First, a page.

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Banking on Video

“Reimagining, redesigning and rethinking the branches of the future” is a hot topic for banks. In order to stay ahead in the race, Banks have been experimenting with creating concept branches, adding elements such as Coffee Bars, Lounge Areas, Spa-like branches with custom fragrances and music and the like. Beyond aesthetics, to address changing digital lifestyles, other changes include Teller-less branches, Interactive ATMs, branches with robots instead of tellers, the list goes on…

Typically, branches use self-service to encourage customers away from the teller counter. However, customers expect a teller while doing large, complex or multi-step transactions. A research conducted by Glory revealed that 93% of respondents feel frustrated by self-service technology. The most commonly cited reason for not using self-service machines was found to be a preference to speak to a bank staff. In fact, 31% of people never self-serve and 30% of people say having a bank staff on hand would make them more inclined to use self-service for more complex transactions, such as loan applications.

For these reasons, Video Banking is particularly interesting. It is a bridge between the physical and the virtual world. Video banking can perform transactions or professional banking consultations via a remote video connection from the comfort of customers’ home/office or via video teller kiosks.

Video tellers can be activated by touching the kiosk screen. Some interesting features are instant credit for deposits, document/photo ID scanner that allows cashing of cheques and transacting by identifying yourself through your driver’s license or any other acceptable ID proof, if you are not carrying your card. Customers can also sign the signature pad for additional security. JPMorgan Chase, Bank of America, Coastal Federal Credit Union in USA, FirstOntario Credit Union in Canada and Zeerat Bank in Turkey are few examples of institutions who have already embraced this technology.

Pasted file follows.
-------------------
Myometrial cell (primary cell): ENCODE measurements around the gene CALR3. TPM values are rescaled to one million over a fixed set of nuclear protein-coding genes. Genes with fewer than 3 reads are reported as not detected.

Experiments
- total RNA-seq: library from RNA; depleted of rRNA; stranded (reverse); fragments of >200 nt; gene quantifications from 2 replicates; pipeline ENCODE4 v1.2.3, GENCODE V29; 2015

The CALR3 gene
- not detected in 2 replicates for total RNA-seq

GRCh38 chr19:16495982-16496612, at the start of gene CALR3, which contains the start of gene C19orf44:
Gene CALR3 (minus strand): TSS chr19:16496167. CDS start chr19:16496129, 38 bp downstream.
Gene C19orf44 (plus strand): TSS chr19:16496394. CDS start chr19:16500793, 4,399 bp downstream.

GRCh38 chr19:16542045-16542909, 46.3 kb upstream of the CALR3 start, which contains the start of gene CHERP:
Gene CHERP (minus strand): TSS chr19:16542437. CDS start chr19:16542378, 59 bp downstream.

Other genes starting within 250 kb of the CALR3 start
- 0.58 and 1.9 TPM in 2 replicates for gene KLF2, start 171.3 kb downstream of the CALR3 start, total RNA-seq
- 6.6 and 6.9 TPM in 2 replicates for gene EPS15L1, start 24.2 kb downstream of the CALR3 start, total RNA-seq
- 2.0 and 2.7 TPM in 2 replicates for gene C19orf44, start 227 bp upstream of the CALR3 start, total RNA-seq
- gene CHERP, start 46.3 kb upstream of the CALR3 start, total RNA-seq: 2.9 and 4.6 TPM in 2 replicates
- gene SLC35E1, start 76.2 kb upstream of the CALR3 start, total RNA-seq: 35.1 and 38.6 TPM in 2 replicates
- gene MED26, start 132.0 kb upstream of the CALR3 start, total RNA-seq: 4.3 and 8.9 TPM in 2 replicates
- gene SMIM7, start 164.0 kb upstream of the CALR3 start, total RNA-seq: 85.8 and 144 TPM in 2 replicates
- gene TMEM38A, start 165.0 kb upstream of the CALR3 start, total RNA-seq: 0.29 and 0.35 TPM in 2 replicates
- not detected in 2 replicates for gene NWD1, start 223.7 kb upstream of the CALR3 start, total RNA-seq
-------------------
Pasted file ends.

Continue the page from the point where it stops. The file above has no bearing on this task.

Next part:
Barclays, BMO Harris Bank in Chicago, Russian Standard Bank and Coutts have launched Video advisory services. Customers are able to speak to a bank adviser - ‘face-to-face’ – without having to travel to their nearest branch. They connect virtually with a teller, relationship manager, mortgage officer or branch manager through their smartphone, tablet, laptop or home computer. National Australian Bank (NAB) even provides online loan processing through video chat and the UK’s Nationwide expanding it beyond mortgages to include financial planning and personal banking managers.


  • Enabling bank customers to talk to staff based in call centres or branch through video banking improves efficiency, convenience and security
  • Video Banking will also pave way for banks to extend their services to non-branch locations, including rural areas
  • Banks can also streamline workforce and manage their idle time, as the virtual tellers won’t be limited to serving traffic at just one location. The 2015 FMSI Teller Line Study revealed productivity decline of 17.9% resulting from increased idle time and Waiting for Work Time (WFW) in branches due to constant staffing levels and declining activity volume.

Video banking enables Banks to preserve the human interaction that customers still desire. Accenture's 2014 Consumer Digital Banking Survey backs this customer preference; it revealed that 56% of millennials want to video chat with bank representatives. The industry’s dependence on interactions across its ecosystem makes it imperative for banks to examine ways to involve and interact with customers anytime and anywhere. Video banking, like mobile and digital banking, will run in tandem with branch services and to me would be a logical step in branch evolution. If done correctly, it will help banks to meet and exceed customer expectations and position them to be more competitive.

Do you think that Video Banking will be the new name of the game? Let me know your opinion.


Comments: (1)

Ketharaman Swaminathan
Ketharaman Swaminathan - GTM360 Marketing Solutions - Pune 11 August, 2015, 12:47Be the first to give this comment the thumbs up 0 likes

Personally, video banking is a technology whose time has gone. It's too costly and not effective enough compared to humans, especially in low labor cost markets and for high revenue impact use cases like sales. In the early days of the technology, providers used to claim "cost reduction" as its benefit. As you can see from my comments at Secret Of Survival Of Bank Branches, this was a myth. Interestingly, the latest ad campaign for video conferencing by a leading MNO in India doesn't even broach the subject of cost, instead tapping another benefit that's totally absent in branch banking. 

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